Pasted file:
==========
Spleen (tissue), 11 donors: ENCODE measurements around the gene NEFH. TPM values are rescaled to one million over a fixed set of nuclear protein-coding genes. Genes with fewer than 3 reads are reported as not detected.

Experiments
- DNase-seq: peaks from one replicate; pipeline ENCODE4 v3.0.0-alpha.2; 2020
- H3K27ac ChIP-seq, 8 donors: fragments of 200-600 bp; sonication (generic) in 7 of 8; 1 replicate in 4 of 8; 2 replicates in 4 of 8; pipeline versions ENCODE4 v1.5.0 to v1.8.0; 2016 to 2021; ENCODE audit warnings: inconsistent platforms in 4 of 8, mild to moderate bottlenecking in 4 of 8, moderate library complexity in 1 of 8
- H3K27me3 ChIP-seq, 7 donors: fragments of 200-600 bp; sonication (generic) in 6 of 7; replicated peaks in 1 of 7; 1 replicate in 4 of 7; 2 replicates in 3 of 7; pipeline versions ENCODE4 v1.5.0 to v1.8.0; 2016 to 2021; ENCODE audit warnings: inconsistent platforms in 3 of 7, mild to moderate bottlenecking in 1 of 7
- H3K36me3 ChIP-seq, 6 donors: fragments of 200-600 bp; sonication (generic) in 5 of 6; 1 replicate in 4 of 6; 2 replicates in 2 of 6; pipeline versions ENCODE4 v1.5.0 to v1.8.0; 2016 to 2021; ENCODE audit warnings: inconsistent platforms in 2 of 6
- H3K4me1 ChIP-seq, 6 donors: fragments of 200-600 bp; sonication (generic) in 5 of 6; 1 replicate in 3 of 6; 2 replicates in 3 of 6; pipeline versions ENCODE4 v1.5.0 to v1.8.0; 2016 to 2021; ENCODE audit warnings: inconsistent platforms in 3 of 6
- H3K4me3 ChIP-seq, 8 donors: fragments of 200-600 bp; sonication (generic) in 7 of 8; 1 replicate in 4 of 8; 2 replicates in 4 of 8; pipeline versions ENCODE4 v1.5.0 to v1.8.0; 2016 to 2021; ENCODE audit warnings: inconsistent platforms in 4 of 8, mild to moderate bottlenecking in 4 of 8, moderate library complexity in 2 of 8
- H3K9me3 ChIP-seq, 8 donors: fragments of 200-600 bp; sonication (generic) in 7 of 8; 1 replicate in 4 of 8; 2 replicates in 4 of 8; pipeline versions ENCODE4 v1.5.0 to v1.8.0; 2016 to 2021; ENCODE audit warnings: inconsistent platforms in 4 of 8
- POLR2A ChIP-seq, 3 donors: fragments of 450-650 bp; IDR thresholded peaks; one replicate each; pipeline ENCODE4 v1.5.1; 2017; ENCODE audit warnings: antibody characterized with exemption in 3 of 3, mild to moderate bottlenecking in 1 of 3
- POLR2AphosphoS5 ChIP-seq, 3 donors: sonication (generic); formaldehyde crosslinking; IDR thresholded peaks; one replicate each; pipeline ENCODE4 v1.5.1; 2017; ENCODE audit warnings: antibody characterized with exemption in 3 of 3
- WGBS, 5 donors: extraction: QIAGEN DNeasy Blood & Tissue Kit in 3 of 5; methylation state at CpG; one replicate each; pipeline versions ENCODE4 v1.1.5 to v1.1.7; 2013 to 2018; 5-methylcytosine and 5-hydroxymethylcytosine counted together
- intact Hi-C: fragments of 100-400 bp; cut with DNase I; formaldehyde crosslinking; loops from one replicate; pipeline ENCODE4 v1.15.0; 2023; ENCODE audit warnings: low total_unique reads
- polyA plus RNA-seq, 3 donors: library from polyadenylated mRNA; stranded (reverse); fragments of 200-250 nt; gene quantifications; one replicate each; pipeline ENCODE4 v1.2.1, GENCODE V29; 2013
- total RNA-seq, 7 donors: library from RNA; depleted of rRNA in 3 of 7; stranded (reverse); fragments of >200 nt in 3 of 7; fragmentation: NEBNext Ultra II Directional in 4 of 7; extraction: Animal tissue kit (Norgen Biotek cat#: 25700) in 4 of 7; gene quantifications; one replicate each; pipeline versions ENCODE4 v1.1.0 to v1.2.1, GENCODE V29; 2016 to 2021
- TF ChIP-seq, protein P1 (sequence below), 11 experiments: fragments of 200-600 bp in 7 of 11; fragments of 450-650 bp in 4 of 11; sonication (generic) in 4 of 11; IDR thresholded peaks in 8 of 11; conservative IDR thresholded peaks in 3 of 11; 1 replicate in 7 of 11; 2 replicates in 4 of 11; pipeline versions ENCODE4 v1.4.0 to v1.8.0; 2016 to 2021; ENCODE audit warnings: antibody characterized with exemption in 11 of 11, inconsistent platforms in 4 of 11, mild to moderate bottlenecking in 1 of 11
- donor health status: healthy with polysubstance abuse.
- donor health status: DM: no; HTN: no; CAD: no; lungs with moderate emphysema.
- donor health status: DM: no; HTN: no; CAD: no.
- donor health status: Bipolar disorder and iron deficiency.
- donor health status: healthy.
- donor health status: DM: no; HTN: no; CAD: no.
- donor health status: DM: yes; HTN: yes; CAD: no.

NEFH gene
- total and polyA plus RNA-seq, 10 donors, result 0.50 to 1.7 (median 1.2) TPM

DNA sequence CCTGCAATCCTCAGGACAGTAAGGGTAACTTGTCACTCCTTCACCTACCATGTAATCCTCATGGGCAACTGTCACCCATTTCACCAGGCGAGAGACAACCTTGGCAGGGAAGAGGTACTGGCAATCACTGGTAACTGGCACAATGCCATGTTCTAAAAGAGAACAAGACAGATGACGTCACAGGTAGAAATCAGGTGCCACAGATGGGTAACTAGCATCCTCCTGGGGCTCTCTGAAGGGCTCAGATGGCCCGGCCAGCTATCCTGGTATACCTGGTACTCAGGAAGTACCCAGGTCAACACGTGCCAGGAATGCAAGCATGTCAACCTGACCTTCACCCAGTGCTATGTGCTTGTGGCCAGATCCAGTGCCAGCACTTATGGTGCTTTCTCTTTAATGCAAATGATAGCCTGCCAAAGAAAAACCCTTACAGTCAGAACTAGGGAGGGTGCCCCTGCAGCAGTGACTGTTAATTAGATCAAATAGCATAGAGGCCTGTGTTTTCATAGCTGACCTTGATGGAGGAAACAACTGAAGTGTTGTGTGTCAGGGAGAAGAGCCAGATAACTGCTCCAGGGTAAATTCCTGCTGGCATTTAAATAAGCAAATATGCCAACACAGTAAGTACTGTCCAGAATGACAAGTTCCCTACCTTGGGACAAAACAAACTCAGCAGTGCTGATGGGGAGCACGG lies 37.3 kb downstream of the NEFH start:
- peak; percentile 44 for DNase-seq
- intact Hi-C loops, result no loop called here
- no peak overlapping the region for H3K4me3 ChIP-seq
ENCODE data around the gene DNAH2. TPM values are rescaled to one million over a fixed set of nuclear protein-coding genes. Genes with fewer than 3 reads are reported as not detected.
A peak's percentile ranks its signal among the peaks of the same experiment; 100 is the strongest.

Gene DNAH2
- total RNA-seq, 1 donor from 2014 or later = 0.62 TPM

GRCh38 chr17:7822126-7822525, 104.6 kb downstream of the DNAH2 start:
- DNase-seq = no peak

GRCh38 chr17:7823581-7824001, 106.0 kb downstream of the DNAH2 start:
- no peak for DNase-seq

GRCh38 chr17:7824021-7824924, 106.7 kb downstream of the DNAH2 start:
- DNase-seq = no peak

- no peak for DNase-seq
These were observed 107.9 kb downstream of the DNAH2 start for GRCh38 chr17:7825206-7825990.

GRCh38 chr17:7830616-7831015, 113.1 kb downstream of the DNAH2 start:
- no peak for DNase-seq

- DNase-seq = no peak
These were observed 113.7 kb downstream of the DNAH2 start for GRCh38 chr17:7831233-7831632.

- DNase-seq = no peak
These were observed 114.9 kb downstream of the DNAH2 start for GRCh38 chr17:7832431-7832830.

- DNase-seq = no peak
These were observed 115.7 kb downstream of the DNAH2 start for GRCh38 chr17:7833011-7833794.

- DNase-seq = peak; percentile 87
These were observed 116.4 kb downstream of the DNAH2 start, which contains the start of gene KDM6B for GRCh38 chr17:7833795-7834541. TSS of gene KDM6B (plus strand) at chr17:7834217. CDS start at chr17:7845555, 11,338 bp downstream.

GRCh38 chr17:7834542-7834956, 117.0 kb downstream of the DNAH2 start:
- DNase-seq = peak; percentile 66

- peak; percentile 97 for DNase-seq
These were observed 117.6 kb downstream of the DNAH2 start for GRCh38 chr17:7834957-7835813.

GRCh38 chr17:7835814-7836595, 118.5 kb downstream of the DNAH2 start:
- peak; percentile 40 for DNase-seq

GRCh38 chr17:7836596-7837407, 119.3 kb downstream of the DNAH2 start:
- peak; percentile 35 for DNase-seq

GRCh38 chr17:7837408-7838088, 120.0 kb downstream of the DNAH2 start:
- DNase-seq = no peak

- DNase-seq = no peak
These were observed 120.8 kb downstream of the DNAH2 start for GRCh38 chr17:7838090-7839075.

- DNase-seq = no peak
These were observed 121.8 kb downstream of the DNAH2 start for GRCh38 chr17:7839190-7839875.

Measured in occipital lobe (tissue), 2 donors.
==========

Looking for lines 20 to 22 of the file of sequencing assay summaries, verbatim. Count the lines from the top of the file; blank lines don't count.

- donor health status: Bipolar disorder and iron deficiency.
- donor health status: healthy.
- donor health status: DM: no; HTN: no; CAD: no.